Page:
Foster Care Crisis
“Their faith is not supportive.” That was the official Massachusetts Department of Children and Families (DCF) determination about Mike and Kitty Burke’s application to be foster parents. Otherwise qualified to be certified as foster parents, they failed because of their answers to a series of hypothetical questions about sexual orientation and gender dysphoria. The Burkes said they would love and accept any child, but that they also wouldn’t abandon their religious beliefs about human sexuality. And so they cannot foster children in their state.
They’ve gone to court over this. I hope it doesn’t take a Supreme Court case for DCF to be set straight. For as long as child-welfare workers are discriminating against solid candidates for foster parents, it’s children who suffer.
Foster Care Should be About the Children
This Massachusetts case is not unprecedented. Just before the pandemic began in March 2020, the Washington State Department of Child, Youth and Families worked to keep James and Gail Blais from caring for their great-granddaughter for similar reasons. A judge eventually ruled: “If the only factor weighing against an otherwise qualified applicant has to do with their sincerely held religious beliefs, the Department must not discriminate against a foster care applicant based on their creed.”
Polls have suggested that people don’t believe that religious liberty is being threatened in the United States. They are right, if you compare things to Coptic Christians in Egypt or priests being regularly kidnapped or killed in Nigeria. But that doesn’t mean we don’t have our problems. Foster care cannot be about adults. It needs to be about the children. And, for the record, gay couples are not unable to foster and adopt in America. In a pluralistic society, we have agencies to choose from. Catholics should not have to get out of the foster and adoption ministry because of current mores.
Lose the Hypothetical Litmus Tests
Real children need families. The Burkes are upstanding citizens. He’s an Iraq war vet. She’s worked as a paraprofessional for children with special needs. They own a business and are active in their church. They seem like fitting candidates for foster parenthood. If we can put politics and so-called culture wars aside, can’t we agree that children in foster care deserve good families, not confusing, entirely hypothetical litmus tests?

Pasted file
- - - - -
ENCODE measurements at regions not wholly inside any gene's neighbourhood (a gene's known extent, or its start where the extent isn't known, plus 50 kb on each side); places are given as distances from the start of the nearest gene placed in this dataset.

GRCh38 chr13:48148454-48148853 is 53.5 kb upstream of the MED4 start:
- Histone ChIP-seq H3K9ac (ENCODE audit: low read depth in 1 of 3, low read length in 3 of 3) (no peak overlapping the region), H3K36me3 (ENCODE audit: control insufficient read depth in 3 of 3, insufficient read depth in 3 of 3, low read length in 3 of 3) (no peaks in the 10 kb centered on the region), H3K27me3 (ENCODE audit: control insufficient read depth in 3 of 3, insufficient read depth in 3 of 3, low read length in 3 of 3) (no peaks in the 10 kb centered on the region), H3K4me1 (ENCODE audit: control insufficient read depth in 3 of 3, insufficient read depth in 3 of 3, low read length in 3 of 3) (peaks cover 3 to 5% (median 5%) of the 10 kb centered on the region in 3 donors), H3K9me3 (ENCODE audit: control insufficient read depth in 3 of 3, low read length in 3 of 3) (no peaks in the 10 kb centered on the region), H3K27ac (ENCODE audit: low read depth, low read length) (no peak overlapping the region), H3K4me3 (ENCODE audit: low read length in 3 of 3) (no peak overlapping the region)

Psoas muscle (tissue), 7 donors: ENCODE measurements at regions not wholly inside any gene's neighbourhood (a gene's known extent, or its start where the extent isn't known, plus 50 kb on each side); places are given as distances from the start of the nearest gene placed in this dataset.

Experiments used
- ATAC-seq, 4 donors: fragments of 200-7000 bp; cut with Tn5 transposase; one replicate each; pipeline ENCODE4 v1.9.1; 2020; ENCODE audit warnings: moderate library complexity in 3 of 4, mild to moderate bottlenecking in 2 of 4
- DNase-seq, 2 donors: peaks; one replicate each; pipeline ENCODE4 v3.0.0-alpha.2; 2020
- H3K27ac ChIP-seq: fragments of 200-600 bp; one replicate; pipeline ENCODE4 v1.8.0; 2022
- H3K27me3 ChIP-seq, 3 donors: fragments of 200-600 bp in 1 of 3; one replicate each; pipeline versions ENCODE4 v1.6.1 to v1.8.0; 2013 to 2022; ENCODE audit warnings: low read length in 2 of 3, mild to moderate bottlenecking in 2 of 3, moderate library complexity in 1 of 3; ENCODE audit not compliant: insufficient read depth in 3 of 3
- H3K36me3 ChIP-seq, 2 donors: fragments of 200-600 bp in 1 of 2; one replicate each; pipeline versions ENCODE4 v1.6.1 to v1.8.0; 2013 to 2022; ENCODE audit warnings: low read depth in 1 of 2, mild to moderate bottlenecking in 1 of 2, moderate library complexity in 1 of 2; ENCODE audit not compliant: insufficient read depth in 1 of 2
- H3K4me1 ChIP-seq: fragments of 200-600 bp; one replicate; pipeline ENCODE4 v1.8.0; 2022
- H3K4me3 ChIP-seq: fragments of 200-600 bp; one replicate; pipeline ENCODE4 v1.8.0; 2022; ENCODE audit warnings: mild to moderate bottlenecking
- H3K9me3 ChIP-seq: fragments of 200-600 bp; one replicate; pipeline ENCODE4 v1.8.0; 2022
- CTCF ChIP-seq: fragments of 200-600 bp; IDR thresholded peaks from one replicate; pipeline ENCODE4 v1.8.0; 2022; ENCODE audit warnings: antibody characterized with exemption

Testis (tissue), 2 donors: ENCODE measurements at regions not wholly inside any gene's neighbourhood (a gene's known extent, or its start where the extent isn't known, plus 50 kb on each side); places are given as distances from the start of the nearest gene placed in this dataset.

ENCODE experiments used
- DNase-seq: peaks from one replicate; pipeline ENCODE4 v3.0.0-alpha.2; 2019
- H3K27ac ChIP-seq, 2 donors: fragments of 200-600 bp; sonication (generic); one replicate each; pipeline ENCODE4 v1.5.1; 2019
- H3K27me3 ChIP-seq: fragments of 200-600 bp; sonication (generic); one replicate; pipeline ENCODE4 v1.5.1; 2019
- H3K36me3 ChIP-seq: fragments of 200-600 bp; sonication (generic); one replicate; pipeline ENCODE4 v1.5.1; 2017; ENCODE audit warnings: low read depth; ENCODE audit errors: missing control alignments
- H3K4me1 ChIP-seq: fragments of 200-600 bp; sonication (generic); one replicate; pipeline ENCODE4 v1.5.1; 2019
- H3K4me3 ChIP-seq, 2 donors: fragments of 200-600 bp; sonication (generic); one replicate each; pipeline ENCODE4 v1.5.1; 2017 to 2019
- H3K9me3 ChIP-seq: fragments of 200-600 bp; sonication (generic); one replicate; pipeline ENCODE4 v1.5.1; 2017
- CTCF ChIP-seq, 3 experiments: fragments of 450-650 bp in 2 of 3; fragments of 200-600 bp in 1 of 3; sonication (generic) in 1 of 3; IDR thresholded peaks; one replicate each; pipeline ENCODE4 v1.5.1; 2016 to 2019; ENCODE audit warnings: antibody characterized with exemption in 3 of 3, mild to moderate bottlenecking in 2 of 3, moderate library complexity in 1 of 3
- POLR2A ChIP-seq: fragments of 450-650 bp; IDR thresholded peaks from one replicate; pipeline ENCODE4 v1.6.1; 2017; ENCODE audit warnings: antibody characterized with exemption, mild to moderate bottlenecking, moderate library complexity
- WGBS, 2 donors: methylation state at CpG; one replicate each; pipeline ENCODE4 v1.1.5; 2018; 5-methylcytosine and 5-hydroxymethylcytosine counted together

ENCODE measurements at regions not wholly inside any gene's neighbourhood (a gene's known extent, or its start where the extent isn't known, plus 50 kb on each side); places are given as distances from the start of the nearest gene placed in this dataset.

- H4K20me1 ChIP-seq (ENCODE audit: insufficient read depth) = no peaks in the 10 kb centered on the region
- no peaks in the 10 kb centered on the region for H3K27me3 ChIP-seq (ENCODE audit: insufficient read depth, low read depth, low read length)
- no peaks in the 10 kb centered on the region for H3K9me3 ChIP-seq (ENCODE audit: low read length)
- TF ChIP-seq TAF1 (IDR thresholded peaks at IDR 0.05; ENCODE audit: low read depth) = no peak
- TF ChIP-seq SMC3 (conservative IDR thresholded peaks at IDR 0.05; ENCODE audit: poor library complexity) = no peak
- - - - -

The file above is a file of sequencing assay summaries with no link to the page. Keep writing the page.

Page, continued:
There are not enough foster parents in America. These cases highlight some of the reasons why. And yet, ministries like the Christian Alliance for Orphans emphasize that if even one family in every church in America became foster parents, we’d solve the problem. Besides the fact that it’s a violation of the freedom of religion to prohibit Catholics and other people of traditional religious faith from being foster parents, surely people of goodwill can see how banning all believing Christians from fostering would be harmful to children in need of families.
It’s worth a prayer that we put aside some of our adult disagreements to actually be adults and take care of children who need our help. Having a good family makes all the difference. Children deserve better than our same-old politics. And they certainly deserve government agencies that exist to protect them to stop making everything about sex. Conservatives are often accused of being obsessed with it, but these cases do seem to suggest the left is preoccupied with it as well. So let’s drop the caricatures, for the children.
Kathryn Jean Lopez is senior fellow at the National Review Institute, editor-at-large of National Review magazine and author of the new book A Year With the Mystics: Visionary Wisdom for Daily Living. She is also chair of Cardinal Dolan’s pro-life commission in New York, and is on the board of the University of Mary. She can be contacted at [email protected].